Physical Education, Athletics, and Recreation

The Physical Education Program includes a variety of activity courses from which the student may select. Emphasis is on an "activity for all" approach in hopes that each person will discover that physical activity can contribute to his/her well being now and in the future. Lifetime sports such as swimming, racquetball, tennis, aerobics, badminton, golf, skiing (downhill and cross country), and skating are particularly popular. To accommodate those who would prefer a team sport experience, classes in volleyball, basketball, frisbee, and hockey are offered. Weight training, aerobics, jogging, and cycling classes help those who wish to work on various components of their fitness. Classes are coed and instruction is given at beginning, intermediate, and advanced levels.

Courses are provided for those seeking American Red Cross certification in First Aid and CPR/AED, Life Guarding, and Water Safety Instructor.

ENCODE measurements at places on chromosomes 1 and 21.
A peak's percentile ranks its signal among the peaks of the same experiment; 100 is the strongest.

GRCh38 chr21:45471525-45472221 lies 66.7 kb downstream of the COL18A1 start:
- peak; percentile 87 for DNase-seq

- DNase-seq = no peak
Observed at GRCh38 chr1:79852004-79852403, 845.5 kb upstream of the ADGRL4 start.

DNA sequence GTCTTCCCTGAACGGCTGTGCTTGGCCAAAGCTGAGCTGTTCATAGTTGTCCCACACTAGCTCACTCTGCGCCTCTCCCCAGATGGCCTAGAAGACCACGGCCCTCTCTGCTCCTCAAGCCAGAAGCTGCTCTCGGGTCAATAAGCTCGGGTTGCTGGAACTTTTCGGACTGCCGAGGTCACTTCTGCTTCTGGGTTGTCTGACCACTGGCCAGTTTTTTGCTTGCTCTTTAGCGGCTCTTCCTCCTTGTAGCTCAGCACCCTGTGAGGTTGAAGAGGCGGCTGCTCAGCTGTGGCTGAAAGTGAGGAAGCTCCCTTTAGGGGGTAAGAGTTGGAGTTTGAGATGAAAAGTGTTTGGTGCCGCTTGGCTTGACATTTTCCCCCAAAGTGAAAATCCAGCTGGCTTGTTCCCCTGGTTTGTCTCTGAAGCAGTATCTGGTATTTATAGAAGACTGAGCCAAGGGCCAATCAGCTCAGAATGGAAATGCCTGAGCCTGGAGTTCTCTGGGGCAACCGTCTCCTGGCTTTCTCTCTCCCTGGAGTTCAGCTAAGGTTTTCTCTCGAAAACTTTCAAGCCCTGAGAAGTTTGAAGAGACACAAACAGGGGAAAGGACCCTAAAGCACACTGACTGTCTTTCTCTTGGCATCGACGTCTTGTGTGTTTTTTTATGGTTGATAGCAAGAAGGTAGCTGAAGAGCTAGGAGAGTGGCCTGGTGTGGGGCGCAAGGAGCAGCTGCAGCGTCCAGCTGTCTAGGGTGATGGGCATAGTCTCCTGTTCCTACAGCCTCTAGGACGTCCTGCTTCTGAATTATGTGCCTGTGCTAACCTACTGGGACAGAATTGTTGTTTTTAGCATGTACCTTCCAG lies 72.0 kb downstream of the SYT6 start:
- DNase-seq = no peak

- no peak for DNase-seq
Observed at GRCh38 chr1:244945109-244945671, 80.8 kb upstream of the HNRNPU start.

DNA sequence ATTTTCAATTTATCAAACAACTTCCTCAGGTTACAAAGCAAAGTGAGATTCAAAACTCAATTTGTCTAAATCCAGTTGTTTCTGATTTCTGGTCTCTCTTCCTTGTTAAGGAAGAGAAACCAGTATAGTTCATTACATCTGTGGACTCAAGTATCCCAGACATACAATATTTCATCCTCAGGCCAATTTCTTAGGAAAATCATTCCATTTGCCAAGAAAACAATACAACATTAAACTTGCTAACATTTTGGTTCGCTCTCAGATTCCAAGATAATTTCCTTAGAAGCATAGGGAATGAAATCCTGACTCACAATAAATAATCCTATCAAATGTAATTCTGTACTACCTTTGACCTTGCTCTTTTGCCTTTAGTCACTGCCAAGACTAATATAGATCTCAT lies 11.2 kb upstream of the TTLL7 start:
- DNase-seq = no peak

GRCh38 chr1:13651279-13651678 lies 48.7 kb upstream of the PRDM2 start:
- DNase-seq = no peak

Students interested in dance can elect to specialize in modern dance or ballet. Folk, social, and jazz classes are also popular (see the Department of Theater and Dance elsewhere in the Catalog for dance courses which may be taken for academic credit).

Requirements

A total of four terms of physical education credit are required for graduation. It is strongly recommended that students complete this requirement by the end of their sophomore year. Classes usually meet twice a week. Students choose their activity class from a large selection of courses offered each term and may receive a maximum of one Physical Education activity credit per term.

Physical Education credit may be earned for participation in a varsity or club sport that meets the requirements stipulated by the department. Varsity student-athletes may be granted one credit for each varsity sport. For approved club sports, club students-athletes may be granted one credit per academic year. Students may fulfill the required four PE credits for graduation by participating in the same varsity or approved club sport.

Facilities